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Keep safe in water

It is slowly getting warm enough that the pool or the beach will be calling. Before your family answers, take steps to keep them safe.

With the good weather and fun in the water, there is also usually is an increase in drownings.

Drowning is the leading cause of unintentional death for children between ages 1-4. According to the Centers for Disease Control, 10 drowning deaths per day occur in the United States. Children ages 1 to 4 have the highest drowning rates. Most of those drownings occur in home swimming pools.

Strong, compliant pool fences are important, along with strict parental care/supervision of children around pools. When it comes to pool fencing, the gate is the weakest link in restricting access by small children. Low-quality or poorly maintained gates, latches and hinges can fail, and older children often prop open gates, leaving curious toddlers vulnerable to dangerous water.

It seems as if a local child drowns in our area every summer.

ALWAYS know where children are. Never leave a child unattended in or near water in a pool, tub, lake, river, canal or ocean, even when lifeguards are present.

ALWAYS be aware of potential dangers in all environments, such as when away from home. Never leave your child in an environment with unprotected water hazards.

If a child is missing, always check the pool or spa first.

Install “isolation fencing” which completely separates the pool or spa area from the house or other structures. An isolation fence restricts unauthorized access from neighbors’ yards, other nearby buildings, and from inside the house. Isolation fencing is the preferred configuration for pool protection.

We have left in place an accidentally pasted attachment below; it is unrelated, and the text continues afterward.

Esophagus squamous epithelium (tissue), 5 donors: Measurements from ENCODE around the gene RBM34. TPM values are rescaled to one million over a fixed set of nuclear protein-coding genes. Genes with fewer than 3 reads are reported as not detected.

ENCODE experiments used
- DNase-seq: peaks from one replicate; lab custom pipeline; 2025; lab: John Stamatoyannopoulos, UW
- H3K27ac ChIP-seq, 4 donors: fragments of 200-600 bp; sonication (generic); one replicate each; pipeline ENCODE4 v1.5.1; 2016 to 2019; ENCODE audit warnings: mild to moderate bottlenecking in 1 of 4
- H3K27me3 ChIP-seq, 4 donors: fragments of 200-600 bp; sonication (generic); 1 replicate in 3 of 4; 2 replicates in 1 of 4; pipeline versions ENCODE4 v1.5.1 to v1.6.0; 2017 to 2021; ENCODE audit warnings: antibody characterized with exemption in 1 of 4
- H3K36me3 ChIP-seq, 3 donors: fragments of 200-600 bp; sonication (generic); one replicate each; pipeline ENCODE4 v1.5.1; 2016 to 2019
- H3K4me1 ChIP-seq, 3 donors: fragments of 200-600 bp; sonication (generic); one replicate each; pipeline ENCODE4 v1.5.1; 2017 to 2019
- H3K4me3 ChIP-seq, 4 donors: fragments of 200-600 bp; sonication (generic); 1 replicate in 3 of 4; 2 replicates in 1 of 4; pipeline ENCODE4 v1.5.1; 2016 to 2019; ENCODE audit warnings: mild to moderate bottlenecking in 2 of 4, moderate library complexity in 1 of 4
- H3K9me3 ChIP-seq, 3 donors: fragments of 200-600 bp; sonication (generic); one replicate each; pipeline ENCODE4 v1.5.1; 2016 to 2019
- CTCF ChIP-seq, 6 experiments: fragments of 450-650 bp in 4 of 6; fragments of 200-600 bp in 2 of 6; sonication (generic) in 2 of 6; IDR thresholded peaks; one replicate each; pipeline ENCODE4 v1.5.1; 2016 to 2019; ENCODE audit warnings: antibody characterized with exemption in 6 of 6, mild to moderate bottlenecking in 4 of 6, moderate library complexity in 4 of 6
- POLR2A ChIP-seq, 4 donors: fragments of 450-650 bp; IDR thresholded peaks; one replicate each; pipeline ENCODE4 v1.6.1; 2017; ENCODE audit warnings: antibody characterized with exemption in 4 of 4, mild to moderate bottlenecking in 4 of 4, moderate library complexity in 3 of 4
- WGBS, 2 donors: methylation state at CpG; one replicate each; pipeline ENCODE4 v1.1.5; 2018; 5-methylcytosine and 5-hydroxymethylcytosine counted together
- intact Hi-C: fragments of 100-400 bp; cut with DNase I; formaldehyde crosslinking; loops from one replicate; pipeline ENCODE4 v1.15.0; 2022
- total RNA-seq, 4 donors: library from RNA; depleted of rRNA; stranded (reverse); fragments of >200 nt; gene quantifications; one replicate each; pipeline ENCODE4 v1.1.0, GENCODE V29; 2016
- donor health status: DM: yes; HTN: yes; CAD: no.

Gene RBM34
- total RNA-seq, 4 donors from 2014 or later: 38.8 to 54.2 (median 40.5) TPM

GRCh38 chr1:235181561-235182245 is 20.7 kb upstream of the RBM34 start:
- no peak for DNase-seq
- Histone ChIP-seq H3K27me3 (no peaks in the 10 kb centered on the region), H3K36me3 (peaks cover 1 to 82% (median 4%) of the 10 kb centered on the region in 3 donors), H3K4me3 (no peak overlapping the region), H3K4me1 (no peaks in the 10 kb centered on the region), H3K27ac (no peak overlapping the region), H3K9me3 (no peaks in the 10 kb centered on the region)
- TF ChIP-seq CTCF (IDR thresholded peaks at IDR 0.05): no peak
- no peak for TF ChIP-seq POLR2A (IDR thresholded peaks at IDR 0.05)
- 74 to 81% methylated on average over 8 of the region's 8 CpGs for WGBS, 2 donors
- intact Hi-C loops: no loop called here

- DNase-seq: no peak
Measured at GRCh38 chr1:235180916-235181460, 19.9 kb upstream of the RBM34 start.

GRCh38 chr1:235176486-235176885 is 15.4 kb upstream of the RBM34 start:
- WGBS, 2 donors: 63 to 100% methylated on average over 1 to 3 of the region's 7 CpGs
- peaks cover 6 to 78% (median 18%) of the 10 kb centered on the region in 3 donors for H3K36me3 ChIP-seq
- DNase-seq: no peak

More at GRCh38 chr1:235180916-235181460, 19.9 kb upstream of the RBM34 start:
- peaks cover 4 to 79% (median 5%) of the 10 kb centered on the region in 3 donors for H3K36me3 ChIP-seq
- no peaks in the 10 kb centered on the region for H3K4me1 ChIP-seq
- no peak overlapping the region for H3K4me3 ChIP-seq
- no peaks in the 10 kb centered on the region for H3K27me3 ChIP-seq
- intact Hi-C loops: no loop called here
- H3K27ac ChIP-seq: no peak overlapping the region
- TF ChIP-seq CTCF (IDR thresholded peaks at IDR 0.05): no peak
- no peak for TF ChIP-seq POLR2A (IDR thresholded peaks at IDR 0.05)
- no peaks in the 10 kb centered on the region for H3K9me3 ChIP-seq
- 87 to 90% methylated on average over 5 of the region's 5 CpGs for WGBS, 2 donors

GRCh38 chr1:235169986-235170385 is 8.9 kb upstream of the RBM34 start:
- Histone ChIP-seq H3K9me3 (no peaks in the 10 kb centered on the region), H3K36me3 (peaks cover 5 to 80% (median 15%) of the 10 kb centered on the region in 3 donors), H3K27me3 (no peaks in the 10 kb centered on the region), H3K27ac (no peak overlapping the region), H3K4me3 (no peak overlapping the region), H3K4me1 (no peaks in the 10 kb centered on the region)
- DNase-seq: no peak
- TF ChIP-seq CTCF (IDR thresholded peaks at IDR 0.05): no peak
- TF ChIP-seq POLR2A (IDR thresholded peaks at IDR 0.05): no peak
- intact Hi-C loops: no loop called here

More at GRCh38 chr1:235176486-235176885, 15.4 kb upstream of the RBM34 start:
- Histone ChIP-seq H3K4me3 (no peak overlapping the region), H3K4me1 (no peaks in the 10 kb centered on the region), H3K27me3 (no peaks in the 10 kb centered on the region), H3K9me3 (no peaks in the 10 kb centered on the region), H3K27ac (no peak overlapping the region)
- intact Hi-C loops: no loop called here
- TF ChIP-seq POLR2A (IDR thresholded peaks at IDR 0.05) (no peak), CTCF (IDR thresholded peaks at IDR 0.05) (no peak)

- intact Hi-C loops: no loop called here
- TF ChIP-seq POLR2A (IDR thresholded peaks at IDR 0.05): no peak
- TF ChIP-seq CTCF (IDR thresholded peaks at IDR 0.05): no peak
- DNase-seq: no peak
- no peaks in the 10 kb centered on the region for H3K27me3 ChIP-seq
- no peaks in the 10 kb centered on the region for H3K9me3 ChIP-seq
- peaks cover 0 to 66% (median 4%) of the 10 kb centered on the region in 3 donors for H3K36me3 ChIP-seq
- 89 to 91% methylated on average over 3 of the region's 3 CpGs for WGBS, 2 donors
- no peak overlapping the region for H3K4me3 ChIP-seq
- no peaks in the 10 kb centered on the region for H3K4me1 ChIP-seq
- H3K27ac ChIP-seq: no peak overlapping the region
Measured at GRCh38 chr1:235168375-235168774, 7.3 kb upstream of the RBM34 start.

All fences must be non-climbable, meet all applicable local safety codes, and should be at least 60” tall, with vertical bars set close to one another so that a small child cannot squeeze through.

Gates should be self-closing and self-latching and accommodate a locking device.

Gates should open away from the pool and have self-closing hinges, and should never be propped open. Check and adjust your gate regularly to make sure it operates correctly.

The gate latch should be out of the reach of children.

Keep anything that can be climbed, such as chairs, tables, storage bins, playground equipment, ice chests, etc. inside the fence area.

Other tips include:

n Swim with a friend; never swim alone.

n Swim in areas supervised by lifeguards and read and obey all rules and posted signs.

n Children or inexperienced swimmers should take precautions, such as wearing a personal flotation device when around water. Boaters should have such devices available for all passengers.

n Watch out for the dangerous “toos”: Too tired, too cold, too far from safety and so on.

n If swimming in a home pool, never leave a child unobserved around water. And, when watching the child, never let your attention be diverted.

n Have a telephone nearby in case of an emergency. Also, always keep basic lifesaving equipment such as a pole, rope and personal flotation devices nearby.

n No matter where you are swimming, keep an eye on the weather. Exit the pool or, if at a lake or river, return to shore at the first sign of a storm.

Let’s make this a remarkably safe summer.